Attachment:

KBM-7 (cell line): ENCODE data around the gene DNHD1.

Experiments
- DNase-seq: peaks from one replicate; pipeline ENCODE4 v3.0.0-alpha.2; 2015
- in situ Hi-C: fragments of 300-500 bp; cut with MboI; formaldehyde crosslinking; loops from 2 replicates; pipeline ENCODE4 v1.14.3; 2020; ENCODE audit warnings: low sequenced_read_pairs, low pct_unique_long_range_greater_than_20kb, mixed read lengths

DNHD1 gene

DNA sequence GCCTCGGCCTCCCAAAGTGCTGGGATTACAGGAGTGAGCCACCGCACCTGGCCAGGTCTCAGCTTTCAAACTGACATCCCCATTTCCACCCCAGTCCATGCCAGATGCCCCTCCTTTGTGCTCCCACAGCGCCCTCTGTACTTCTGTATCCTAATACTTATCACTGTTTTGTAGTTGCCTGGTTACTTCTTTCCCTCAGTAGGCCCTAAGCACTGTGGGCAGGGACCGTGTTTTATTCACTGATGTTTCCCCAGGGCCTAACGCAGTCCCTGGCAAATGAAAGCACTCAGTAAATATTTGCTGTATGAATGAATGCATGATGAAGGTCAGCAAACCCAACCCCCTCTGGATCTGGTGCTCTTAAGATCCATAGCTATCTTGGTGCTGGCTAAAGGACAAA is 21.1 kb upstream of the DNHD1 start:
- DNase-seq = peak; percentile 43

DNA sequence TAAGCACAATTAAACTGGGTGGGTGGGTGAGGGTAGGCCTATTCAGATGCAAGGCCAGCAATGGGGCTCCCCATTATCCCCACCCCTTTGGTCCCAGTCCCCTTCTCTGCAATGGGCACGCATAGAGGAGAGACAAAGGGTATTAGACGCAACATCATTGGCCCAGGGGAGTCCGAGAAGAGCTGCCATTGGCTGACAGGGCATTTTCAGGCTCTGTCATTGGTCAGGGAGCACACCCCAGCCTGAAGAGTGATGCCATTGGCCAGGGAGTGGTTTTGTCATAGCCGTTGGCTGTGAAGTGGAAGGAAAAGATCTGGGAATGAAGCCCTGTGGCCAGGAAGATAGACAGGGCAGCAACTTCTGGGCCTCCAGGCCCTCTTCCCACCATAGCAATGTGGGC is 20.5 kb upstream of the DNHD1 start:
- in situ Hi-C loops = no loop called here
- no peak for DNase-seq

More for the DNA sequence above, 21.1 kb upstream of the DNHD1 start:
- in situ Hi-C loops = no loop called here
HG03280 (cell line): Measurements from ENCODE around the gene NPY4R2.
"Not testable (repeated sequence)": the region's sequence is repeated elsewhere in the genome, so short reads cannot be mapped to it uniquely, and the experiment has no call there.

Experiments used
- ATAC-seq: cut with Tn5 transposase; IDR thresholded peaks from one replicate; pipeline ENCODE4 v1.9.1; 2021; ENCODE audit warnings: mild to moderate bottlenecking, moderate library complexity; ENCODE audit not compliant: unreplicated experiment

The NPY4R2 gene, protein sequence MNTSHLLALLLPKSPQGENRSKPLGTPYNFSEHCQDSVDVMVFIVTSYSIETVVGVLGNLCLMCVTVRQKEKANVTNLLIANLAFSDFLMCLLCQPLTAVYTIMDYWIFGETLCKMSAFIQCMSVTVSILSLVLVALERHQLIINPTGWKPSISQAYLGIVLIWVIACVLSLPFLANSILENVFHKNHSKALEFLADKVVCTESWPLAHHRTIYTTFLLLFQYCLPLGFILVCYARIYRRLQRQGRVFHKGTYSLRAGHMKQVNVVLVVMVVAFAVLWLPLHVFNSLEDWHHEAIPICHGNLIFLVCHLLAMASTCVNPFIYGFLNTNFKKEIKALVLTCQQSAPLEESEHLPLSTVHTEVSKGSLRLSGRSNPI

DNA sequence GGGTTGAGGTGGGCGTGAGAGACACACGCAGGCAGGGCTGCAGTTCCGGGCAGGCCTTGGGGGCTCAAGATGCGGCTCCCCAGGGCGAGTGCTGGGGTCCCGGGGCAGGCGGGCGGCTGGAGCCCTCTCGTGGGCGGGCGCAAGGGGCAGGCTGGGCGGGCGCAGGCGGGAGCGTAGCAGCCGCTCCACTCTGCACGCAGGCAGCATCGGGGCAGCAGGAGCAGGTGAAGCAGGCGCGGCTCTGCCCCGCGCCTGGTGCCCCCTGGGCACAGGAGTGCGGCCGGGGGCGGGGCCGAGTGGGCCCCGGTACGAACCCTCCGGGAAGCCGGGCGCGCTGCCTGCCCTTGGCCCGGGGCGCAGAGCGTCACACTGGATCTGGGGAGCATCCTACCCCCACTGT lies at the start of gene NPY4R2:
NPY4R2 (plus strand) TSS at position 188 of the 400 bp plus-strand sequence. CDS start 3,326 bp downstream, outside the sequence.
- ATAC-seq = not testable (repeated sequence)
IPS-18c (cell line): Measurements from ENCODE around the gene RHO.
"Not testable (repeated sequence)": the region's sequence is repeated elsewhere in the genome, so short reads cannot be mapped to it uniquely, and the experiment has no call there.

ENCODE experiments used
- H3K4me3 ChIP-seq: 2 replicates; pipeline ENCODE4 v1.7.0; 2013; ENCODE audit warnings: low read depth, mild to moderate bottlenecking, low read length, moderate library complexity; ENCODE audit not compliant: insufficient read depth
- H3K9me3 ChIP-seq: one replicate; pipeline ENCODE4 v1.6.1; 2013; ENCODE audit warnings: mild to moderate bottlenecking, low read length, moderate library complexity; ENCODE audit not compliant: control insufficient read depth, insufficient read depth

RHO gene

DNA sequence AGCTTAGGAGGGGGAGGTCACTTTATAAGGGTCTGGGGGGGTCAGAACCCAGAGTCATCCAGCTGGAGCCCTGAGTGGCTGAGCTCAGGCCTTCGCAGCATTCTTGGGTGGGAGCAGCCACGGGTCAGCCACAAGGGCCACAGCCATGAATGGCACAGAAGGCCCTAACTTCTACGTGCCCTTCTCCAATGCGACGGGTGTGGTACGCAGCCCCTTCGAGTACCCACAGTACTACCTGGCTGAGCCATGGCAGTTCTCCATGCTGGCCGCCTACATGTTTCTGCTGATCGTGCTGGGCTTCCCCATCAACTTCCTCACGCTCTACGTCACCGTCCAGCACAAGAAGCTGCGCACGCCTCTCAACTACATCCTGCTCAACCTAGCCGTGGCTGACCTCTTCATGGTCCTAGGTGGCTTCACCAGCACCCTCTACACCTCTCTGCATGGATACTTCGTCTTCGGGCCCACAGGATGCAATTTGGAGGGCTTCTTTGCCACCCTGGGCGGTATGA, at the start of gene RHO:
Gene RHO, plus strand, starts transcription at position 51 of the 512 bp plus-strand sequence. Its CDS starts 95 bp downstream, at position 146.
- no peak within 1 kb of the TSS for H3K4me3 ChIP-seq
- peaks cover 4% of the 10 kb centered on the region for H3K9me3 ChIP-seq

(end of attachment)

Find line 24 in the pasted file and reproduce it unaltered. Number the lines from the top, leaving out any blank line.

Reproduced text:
- H3K4me3 ChIP-seq: 2 replicates; pipeline ENCODE4 v1.7.0; 2013; ENCODE audit warnings: low read depth, mild to moderate bottlenecking, low read length, moderate library complexity; ENCODE audit not compliant: insufficient read depth